Fukushima updates resume today after our posting of the 123rd Carnival of Nuclear Bloggers, earlier this week. Although the Japanese Press has been focusing on the off-shore island dispute with China, there have been some very interesting developments on the Fukushima-related issues.

  • Whether or not Japan’s future energy policy will be “no-nukes” continues to be debated. Last week, Prime Minister Noda and his cabinet’s decision on the Diet’s proposed no-nuke energy policy seemed inconsistent with the proposal itself. Now, Noda says it wasn’t inconsistent at all. “Don’t get me wrong,” Noda said Friday. “We did make a cabinet decision” on the nuclear phase-out policy on Sept 14. “Japan will seek a no-nuclear society in the 2030s and will realize it. With an unwavering attitude, we will implement various policies based on this principle. This is a huge policy change that we have made with a genuine determination.” Policy minister Motohisa Furukawa echoed his bosses words when he said, “We will mobilize all possible measures to achieve zero nuclear in the 2030s.” However, at the same time Tokyo said they will complete the three nukes already under construction and continue supporting Japan’s nuclear fuel recycling facility. This has caused the traditionally conservative Yomiuri Shimbun to say the government “tried to be friendly with both anti-nuclear bloc and pro-nuclear bloc, and that resulted in revealing it is incoherent.” The Yomiuri added, “The biggest reason for the faulty new energy strategy is that the government and the (ruling) Democratic Party of Japan announced the popular ‘zero-nuclear’ policy too quickly without much deliberation. Therefore, they ended up running about in confusion in the face of strong opposition.” In parallel, the traditionally liberal Mainichi Shimbun said the cabinet’s “Ad-hoc policy-making and trying to appease everyone has resulted in a vague position.” In other words, it seems that confusion over Japan’s actual energy future is widespread, and remains subject to sudden change. (Japan Today)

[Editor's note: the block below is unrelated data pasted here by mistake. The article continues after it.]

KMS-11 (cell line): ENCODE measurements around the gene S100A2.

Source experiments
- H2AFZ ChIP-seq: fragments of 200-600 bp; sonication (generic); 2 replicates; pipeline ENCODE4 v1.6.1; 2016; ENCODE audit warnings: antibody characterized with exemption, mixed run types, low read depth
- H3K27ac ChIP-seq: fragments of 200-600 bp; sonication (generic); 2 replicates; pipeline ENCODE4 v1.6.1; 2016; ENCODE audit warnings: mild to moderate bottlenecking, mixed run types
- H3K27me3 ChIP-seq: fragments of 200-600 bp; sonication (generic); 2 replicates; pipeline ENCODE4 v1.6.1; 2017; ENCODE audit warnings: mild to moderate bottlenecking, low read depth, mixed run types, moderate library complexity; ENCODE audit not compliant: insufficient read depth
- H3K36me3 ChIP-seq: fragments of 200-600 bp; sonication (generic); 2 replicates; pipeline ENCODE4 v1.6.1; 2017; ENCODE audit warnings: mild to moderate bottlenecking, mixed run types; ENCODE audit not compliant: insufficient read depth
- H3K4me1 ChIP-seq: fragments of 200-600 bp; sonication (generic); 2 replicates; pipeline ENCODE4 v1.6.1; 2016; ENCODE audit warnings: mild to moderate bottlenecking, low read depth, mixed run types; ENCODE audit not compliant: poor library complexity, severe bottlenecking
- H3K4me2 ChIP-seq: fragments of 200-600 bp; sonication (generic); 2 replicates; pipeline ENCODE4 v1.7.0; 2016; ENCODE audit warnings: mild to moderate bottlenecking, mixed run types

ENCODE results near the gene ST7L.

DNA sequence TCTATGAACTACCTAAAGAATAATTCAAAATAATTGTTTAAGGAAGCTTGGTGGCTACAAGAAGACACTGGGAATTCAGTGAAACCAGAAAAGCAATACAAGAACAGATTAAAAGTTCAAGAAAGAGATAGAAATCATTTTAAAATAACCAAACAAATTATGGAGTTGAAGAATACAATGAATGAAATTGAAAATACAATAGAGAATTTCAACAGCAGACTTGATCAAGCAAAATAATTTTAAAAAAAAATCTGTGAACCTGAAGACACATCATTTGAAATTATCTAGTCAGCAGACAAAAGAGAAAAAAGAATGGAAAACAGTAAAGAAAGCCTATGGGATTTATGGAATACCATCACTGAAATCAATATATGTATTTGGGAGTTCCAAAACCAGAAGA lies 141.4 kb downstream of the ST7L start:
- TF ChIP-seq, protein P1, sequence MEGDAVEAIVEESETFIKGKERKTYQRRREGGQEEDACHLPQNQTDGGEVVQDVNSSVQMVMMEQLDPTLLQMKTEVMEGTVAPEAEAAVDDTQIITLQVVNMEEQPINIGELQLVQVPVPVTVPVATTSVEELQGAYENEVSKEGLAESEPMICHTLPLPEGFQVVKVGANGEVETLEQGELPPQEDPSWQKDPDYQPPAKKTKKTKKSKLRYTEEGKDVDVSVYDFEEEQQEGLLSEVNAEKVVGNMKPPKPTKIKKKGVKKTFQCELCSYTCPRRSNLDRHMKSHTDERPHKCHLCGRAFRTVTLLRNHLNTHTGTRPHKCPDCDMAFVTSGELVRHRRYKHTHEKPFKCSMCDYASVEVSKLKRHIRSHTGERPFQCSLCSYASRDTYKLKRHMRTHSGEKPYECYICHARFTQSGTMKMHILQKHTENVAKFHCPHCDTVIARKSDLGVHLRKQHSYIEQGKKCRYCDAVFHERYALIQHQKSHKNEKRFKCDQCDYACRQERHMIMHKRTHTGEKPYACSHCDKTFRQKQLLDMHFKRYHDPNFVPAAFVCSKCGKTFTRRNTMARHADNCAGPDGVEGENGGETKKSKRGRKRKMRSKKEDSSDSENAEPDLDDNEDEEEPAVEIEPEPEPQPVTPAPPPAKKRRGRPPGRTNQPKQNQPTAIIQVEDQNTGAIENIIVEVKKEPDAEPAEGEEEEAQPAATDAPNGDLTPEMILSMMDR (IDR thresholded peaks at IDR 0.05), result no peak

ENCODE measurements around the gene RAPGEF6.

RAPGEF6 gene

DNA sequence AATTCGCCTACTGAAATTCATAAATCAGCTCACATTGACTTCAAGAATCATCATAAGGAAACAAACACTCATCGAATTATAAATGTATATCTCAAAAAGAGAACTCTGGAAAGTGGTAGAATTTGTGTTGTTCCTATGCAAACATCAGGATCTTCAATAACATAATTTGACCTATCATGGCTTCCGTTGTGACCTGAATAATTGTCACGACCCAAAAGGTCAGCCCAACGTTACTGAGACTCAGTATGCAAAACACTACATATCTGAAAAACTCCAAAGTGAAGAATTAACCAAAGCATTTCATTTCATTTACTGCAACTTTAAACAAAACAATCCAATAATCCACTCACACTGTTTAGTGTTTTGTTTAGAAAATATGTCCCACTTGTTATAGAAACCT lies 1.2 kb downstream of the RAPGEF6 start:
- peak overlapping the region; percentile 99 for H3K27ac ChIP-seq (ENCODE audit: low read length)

• On Saturday, a steel beam was accidently dropped into the spent fuel pool of unit #3. While removing debris from the decimated refueling deck of unit #3 with a large crane, a hydraulic grasping device which was attempting to clutch the beam was not completely engaged with the beam itself. Upon trying to lift it, the beam slipped and fell into the pool. Pool monitoring devices showed no changes or irregularities after the incident. In addition, the radionuclide levels in the pool’s water have not changed in the four days since. Thus, Tepco says there was no damage to any of the stored fuel bundles the beam fell on top of. In addition, Tepco videos from an underwater camera seem to show no damage. (NHK World; Tepco Press Releases) Video footage of the debris removal, showing the beam being struck and sliding into the pool near the end of the clip, can be seen here… http://nuclearstreet.com/nuclear_power_industry_news/b/nuclear_power_news/archive/2012/09/26/remote_2d00_controlled-equipment-removes-wreckage-from-around-fukushima-spent-fuel-pool-in-new-tepco-video-092602.aspx